Saturday, October 4, 2008

All In How You Hear It

Leaving a job that I mostly loved--especially the students--it is not particularly likely that I will again teach English to the same caliber of students that I have seen for the past twelve years. Even so, I realized that my language ranks right up there with the Southern best when I found a link to Dr. Beard's Southern English. A Glossary of Southern Accents - alphaDictionary * Free English Online Dictionary

Oh my word! For years now I have loved Texas expressions that have caused me to "bust a gut" laughing, but some of these Southern words are just adorable. Mother-in-law was born in Texas and used many of these expressions that I had never heard when growing up. My mother was the direct descendant of a minister-teacher of the old school who used "shall" and "will" in their appropriate contexts. MIL, on the other hand, was of the school who claimed that their wealth was known by their "cattle in the bank and money out West." It is a good thing that she is unaware of what is happening out West today. She can still watch the Animal Planet without becoming aware of the economic and political turmoil intruding on the collective consciousness of the rest of the nation.

Dr. Beard made the an interesting statement:

"Your accent has nothing at all to do with intelligence or knowledge of the rules of grammar. It is simply a regional dialect and dialects are equally grammatical; they are simply slight variations in the grammar of a given language that characterize the various regions where that language is spoken. All dialects have rules every bit as rigorous as those of the standard dialect, which is usually determined by the most influential social class."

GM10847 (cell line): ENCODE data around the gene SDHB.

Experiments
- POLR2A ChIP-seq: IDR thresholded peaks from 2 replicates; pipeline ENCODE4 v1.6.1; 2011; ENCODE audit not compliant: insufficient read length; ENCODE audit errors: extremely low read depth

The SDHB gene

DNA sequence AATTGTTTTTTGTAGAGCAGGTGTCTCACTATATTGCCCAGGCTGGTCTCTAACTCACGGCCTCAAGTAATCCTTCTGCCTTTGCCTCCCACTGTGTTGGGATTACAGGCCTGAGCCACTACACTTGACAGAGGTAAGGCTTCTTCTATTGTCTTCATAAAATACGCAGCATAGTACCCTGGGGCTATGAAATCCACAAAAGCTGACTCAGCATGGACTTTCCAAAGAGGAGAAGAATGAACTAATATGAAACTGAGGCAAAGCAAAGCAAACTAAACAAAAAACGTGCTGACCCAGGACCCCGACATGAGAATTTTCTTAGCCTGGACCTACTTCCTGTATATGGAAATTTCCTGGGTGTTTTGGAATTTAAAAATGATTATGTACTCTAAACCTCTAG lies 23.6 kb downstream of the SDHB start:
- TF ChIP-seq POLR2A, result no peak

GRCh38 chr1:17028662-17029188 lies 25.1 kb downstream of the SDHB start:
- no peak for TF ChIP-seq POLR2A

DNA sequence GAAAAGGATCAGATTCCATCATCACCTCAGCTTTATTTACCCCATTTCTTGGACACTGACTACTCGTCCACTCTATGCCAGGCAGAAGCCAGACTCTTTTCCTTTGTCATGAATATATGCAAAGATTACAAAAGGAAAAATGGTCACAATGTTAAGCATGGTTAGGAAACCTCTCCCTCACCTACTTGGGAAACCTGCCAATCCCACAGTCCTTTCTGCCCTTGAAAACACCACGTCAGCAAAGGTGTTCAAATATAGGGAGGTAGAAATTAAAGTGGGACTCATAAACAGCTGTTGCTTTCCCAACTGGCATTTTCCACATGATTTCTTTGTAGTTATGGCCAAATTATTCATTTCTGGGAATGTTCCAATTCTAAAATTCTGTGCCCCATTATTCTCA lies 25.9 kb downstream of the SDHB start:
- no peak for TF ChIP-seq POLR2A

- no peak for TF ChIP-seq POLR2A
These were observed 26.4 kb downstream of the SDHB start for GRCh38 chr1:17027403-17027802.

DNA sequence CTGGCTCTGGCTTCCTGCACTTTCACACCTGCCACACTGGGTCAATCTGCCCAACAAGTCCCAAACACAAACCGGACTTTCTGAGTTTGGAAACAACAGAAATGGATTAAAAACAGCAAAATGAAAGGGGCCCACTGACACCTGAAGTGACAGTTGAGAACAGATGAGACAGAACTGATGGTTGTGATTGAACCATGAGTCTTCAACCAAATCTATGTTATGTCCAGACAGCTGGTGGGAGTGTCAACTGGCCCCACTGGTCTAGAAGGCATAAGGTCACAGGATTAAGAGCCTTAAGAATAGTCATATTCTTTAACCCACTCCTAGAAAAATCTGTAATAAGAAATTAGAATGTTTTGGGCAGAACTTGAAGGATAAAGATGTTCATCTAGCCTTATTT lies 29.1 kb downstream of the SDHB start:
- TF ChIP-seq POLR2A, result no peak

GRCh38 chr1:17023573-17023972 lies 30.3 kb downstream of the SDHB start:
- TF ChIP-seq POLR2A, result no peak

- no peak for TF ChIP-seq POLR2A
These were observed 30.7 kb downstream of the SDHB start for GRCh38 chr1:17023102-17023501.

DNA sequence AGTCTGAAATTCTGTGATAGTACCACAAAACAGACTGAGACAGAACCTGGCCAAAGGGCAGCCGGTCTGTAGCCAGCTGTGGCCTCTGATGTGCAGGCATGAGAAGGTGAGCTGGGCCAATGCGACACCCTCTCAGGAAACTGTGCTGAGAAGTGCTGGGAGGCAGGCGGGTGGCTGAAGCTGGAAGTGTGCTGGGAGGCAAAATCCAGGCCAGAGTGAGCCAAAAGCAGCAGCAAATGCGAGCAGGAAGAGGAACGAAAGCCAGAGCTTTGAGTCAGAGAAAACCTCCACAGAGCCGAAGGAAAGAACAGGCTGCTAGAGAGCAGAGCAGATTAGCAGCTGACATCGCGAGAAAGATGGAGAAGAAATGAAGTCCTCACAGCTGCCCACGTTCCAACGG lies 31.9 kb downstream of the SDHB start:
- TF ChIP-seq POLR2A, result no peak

Occasionally I make a spelling error or an agreement error--even throw in a fragment or two. But I know the difference and would not TEACH others to use fragments as if a fragment were acceptable in a letter or report. However, a blog is a critter of an entirely different species--or genus. Somewhat like Southern English, a blog can have initials like MIL to denote people in the family or initials like ROFL to indicate a level of amusement. Most of the time--with a few exceptions when I find my high horse needs a good gallop--this blog will concern what I find amusing in life. I suspect that my high horse is kicking his heels at the NCLB project right now, but my sudden freedom from a stressful situation requires some time off to enjoy walking the dog at the moment.

Until next time: Cheers!

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